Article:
Then, I got a phone call. The amputee clinic scheduler couldn't schedule me. Why? I didn't have coverage for prosthetics. "Now," I thought, "that can't be right. I've been assured that California had prosthetic parity laws." Well.... kinda. California's Health and Safety Code Section 1367.18 reads, in part:
(a) Every health care service plan, except a specialized
health care service plan, that covers hospital, medical, or surgical
expenses on a group basis shall offer coverage for orthotic and
prosthetic devices and services under the terms and conditions that
may be agreed upon between the group subscriber and the plan. Every
plan shall communicate the availability of that coverage to all group
contractholders and to all prospective group contractholders with
whom they are negotiating. Any coverage for prosthetic devices shall
include original and replacement devices, as prescribed by a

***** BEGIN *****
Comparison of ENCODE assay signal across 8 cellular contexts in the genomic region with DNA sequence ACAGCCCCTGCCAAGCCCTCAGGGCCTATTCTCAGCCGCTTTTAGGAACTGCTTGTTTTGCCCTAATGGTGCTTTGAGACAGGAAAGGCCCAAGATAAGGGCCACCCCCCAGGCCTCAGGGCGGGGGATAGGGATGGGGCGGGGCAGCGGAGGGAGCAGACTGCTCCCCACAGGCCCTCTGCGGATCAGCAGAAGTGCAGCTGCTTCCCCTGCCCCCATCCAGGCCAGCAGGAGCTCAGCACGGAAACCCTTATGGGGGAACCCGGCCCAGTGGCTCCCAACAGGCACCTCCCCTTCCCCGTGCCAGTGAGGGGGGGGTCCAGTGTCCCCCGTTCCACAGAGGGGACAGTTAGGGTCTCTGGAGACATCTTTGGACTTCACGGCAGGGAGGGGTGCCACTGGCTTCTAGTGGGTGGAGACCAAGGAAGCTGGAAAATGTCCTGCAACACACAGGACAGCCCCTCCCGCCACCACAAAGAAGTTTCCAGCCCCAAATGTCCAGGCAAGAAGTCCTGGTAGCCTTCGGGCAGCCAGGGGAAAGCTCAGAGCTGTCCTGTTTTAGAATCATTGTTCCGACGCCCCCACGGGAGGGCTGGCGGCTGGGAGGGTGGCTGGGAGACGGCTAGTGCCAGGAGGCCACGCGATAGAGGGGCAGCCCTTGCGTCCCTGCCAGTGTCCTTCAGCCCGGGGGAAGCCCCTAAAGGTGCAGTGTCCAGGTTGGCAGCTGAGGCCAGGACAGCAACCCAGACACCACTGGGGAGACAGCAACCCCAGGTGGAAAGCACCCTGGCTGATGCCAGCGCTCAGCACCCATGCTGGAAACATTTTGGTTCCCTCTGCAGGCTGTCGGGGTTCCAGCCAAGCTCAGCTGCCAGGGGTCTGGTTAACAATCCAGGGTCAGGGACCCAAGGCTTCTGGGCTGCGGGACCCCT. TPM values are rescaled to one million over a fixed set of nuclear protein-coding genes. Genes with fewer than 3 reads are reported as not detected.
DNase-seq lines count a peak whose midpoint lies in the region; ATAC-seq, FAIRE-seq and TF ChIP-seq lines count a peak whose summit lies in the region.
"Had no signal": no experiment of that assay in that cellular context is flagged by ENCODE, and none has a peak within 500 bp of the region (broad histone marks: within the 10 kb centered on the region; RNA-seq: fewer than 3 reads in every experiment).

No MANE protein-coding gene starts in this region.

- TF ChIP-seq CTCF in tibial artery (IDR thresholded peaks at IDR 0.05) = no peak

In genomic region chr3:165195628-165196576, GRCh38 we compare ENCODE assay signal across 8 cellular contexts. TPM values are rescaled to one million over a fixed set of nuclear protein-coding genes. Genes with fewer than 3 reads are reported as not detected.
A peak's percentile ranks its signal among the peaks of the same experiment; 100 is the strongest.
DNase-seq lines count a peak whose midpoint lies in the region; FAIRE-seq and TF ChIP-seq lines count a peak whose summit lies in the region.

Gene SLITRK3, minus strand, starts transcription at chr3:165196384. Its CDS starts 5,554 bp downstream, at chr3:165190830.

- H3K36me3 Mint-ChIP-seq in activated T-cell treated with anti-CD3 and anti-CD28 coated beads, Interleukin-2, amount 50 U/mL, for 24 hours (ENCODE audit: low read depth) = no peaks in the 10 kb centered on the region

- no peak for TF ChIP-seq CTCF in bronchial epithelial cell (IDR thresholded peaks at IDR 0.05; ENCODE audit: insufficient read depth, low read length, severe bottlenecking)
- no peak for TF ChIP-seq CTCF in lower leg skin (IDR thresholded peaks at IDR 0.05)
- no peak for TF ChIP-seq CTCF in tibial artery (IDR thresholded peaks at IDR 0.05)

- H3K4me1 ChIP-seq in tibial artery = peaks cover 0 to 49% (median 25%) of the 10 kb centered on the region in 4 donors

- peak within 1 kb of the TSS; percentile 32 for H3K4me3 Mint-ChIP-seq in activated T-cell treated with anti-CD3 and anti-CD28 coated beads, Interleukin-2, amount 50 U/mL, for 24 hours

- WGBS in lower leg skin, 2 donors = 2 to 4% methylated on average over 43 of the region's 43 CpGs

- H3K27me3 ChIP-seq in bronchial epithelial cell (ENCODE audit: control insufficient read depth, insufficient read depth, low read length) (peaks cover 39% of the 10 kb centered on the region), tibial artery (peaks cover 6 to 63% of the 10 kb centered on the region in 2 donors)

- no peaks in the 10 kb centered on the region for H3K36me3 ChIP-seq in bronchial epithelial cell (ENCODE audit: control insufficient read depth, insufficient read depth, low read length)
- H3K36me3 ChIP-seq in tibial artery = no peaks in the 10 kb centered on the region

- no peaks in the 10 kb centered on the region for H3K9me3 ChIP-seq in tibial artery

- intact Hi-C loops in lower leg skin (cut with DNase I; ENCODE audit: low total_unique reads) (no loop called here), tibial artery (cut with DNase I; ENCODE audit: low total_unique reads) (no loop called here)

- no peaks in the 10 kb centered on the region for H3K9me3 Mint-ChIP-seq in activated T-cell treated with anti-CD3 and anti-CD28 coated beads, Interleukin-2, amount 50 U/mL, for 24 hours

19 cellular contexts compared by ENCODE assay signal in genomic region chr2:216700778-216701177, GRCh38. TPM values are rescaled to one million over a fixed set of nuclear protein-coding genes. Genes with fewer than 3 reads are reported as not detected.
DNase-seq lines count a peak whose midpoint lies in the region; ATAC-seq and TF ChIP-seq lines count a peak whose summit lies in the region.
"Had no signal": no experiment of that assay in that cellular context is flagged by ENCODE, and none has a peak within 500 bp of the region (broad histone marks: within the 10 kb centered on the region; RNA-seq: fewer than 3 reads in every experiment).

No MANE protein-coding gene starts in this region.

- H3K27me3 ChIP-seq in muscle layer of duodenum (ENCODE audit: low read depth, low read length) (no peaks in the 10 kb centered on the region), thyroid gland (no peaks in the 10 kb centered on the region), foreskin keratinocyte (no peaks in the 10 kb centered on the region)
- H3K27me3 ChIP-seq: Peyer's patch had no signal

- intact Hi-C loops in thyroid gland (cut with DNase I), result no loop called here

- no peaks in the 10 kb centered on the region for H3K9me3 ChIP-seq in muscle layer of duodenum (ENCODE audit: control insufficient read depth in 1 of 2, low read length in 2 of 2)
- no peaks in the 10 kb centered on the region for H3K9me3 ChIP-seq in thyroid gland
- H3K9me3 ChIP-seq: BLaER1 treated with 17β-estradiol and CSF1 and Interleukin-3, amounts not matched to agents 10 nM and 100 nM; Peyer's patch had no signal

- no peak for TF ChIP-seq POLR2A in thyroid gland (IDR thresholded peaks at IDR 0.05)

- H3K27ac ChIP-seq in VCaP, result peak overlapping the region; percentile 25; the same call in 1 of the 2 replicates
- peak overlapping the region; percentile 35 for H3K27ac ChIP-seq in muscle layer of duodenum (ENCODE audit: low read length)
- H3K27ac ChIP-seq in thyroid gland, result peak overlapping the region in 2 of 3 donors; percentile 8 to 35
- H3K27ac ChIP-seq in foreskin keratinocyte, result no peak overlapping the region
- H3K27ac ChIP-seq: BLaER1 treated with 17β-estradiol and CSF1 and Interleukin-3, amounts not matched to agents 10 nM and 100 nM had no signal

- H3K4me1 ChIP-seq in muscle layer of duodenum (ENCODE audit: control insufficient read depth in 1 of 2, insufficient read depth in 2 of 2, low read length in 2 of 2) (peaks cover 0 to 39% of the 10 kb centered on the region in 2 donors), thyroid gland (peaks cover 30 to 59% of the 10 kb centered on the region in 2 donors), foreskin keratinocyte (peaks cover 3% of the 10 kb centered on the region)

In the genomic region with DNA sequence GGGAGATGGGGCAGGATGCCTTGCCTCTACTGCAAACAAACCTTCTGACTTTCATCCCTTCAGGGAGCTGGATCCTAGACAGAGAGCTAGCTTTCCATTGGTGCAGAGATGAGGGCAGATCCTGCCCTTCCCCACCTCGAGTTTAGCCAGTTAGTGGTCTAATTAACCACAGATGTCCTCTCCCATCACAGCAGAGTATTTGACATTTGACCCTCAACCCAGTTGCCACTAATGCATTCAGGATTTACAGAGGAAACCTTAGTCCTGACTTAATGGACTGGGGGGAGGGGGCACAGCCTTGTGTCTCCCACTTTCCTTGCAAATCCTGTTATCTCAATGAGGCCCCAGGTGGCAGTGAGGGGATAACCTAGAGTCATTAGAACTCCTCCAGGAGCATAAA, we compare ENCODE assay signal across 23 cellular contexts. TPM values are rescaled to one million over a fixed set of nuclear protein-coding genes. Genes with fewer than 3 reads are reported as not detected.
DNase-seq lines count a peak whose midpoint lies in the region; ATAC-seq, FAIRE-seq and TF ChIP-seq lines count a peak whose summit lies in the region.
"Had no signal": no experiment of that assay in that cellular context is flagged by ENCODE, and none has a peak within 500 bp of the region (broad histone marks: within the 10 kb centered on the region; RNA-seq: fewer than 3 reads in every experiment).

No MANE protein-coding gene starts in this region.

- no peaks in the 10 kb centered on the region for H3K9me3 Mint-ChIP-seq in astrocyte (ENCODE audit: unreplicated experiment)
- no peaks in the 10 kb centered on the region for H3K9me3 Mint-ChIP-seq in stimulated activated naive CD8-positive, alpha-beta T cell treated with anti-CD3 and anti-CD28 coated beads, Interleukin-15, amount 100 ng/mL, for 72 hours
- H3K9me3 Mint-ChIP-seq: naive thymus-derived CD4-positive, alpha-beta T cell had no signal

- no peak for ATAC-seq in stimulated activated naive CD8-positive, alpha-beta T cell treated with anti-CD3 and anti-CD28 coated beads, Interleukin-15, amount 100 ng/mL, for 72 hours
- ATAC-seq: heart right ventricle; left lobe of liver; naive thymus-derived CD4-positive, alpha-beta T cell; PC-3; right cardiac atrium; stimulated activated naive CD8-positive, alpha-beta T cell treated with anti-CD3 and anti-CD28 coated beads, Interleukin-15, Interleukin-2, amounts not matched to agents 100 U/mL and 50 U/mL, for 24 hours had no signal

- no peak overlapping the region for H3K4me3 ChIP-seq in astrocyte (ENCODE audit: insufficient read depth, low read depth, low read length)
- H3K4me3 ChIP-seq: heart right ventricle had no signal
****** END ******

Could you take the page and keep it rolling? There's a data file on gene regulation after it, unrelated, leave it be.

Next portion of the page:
physician and surgeon or doctor of podiatric medicine acting within
the scope of his or her license.
So they have to cover prostheses... if you opt for the coverage. So obviously my first thought was that my boss opted to not buy the coverage, and I was quite upset. Of course, this was not the case; the broker who sold the plan never offered it, in direct violation of the law. Should be an easy fix, right? Appeal the denial, point out the error, and they'll fix it. Well, not quite.
After the denial, I sent a letter to KP's Member Case Resolution Center, quoted the relevant section, and demanded coverage. After a second denial, I filed a complaint with the Department of Managed Health Care, which regulates HMOs in California. It seems I was the first person to make a complaint with regard to this law, so what was supposed to be a two-week review process stretched to nearly three exhausting, infuriating months.
In the end, the DMHC saw things my way. Kaiser upgraded me to a plan that included coverage for prothetics. Of course, it took them another three or four months to approve the new socket I needed, but at least I finally won.
The lesson, of course, is that prosthetic parity laws are often not all they're cracked up to be. Limbs are not a luxury item, and we all--amputees and not--need to keep working to improve them. And be prepared to fight for what you need from any insurer. They're all evil.